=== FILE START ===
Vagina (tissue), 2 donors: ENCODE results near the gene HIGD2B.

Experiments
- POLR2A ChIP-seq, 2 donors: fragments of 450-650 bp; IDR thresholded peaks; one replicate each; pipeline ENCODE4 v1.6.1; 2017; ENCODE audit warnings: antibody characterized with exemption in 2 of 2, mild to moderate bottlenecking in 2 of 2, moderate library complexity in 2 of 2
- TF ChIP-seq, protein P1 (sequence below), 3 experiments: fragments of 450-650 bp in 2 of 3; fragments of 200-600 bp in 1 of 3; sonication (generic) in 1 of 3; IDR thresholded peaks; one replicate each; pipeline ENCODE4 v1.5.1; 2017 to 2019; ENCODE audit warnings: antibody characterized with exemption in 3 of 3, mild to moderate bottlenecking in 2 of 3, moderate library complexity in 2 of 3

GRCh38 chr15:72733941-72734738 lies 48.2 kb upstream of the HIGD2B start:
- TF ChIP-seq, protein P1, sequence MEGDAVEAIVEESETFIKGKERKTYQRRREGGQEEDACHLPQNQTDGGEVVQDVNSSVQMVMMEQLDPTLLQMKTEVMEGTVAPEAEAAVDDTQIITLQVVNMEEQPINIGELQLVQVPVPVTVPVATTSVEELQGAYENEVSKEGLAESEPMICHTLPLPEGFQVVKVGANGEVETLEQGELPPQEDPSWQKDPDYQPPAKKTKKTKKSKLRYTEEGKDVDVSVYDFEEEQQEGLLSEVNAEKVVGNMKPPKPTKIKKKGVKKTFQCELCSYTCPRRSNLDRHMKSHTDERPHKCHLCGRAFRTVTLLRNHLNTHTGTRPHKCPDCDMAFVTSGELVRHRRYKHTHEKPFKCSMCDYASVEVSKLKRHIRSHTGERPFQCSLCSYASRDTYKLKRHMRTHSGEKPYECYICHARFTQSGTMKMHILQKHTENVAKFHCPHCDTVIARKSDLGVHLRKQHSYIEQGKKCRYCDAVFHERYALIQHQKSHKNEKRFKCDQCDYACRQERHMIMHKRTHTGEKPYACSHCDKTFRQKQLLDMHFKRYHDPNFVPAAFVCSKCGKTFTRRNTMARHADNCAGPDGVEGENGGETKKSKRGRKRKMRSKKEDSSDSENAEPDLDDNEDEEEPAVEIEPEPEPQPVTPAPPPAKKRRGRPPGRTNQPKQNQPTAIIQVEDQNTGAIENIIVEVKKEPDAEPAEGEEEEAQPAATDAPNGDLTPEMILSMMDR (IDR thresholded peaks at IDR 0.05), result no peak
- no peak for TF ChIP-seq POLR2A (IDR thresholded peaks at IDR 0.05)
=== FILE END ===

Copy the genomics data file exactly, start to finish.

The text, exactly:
Vagina (tissue), 2 donors: ENCODE results near the gene HIGD2B.

Experiments
- POLR2A ChIP-seq, 2 donors: fragments of 450-650 bp; IDR thresholded peaks; one replicate each; pipeline ENCODE4 v1.6.1; 2017; ENCODE audit warnings: antibody characterized with exemption in 2 of 2, mild to moderate bottlenecking in 2 of 2, moderate library complexity in 2 of 2
- TF ChIP-seq, protein P1 (sequence below), 3 experiments: fragments of 450-650 bp in 2 of 3; fragments of 200-600 bp in 1 of 3; sonication (generic) in 1 of 3; IDR thresholded peaks; one replicate each; pipeline ENCODE4 v1.5.1; 2017 to 2019; ENCODE audit warnings: antibody characterized with exemption in 3 of 3, mild to moderate bottlenecking in 2 of 3, moderate library complexity in 2 of 3

GRCh38 chr15:72733941-72734738 lies 48.2 kb upstream of the HIGD2B start:
- TF ChIP-seq, protein P1, sequence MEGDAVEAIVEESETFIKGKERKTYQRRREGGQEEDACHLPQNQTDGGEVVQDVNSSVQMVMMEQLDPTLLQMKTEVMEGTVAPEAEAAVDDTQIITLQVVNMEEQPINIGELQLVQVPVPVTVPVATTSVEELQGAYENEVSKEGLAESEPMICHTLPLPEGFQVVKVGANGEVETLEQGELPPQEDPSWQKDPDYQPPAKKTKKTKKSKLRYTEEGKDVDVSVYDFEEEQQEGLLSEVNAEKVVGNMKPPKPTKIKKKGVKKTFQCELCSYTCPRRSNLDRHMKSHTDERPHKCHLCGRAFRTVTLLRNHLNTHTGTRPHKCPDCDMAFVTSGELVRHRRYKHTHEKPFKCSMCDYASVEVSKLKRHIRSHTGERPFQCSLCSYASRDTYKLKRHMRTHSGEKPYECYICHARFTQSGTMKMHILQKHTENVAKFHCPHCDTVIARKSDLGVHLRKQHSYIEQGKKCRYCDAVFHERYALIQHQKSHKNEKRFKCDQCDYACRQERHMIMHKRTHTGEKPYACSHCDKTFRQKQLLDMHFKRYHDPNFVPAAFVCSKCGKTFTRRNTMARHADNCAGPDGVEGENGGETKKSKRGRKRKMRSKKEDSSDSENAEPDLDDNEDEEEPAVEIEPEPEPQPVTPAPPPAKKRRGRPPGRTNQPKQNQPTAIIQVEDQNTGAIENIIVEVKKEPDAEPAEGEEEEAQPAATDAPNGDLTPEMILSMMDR (IDR thresholded peaks at IDR 0.05), result no peak
- no peak for TF ChIP-seq POLR2A (IDR thresholded peaks at IDR 0.05)